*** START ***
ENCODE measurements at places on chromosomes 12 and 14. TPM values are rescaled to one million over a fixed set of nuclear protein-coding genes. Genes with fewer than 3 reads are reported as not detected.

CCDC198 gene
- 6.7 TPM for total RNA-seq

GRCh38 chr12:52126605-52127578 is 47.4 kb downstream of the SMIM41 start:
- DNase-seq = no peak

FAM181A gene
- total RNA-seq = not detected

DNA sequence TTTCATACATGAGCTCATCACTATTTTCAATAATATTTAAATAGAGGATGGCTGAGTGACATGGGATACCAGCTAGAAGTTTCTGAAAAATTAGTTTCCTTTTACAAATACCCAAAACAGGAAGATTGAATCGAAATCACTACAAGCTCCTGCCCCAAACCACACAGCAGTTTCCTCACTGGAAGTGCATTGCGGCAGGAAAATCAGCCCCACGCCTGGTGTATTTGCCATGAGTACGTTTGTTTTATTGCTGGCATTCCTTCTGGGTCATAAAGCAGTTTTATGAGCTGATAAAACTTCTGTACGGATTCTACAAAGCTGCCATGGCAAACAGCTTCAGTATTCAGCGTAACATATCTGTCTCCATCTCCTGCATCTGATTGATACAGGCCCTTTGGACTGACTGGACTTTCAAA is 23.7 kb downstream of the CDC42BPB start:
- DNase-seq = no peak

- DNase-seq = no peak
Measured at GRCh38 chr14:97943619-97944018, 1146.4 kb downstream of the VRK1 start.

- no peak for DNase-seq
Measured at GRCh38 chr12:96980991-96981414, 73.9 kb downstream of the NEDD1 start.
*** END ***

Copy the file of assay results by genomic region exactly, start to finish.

ENCODE measurements at places on chromosomes 12 and 14. TPM values are rescaled to one million over a fixed set of nuclear protein-coding genes. Genes with fewer than 3 reads are reported as not detected.

CCDC198 gene
- 6.7 TPM for total RNA-seq

GRCh38 chr12:52126605-52127578 is 47.4 kb downstream of the SMIM41 start:
- DNase-seq = no peak

FAM181A gene
- total RNA-seq = not detected

DNA sequence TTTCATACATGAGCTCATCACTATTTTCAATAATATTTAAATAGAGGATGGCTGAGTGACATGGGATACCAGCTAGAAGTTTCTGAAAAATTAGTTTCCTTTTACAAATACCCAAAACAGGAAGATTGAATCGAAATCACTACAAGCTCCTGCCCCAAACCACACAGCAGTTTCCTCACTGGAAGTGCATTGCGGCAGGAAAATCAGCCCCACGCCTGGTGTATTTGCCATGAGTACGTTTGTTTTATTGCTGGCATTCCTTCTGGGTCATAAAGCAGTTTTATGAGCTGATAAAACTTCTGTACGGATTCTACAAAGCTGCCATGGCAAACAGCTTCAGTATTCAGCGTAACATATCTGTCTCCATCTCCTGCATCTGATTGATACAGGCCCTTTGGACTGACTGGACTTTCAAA is 23.7 kb downstream of the CDC42BPB start:
- DNase-seq = no peak

- DNase-seq = no peak
Measured at GRCh38 chr14:97943619-97944018, 1146.4 kb downstream of the VRK1 start.

- no peak for DNase-seq
Measured at GRCh38 chr12:96980991-96981414, 73.9 kb downstream of the NEDD1 start.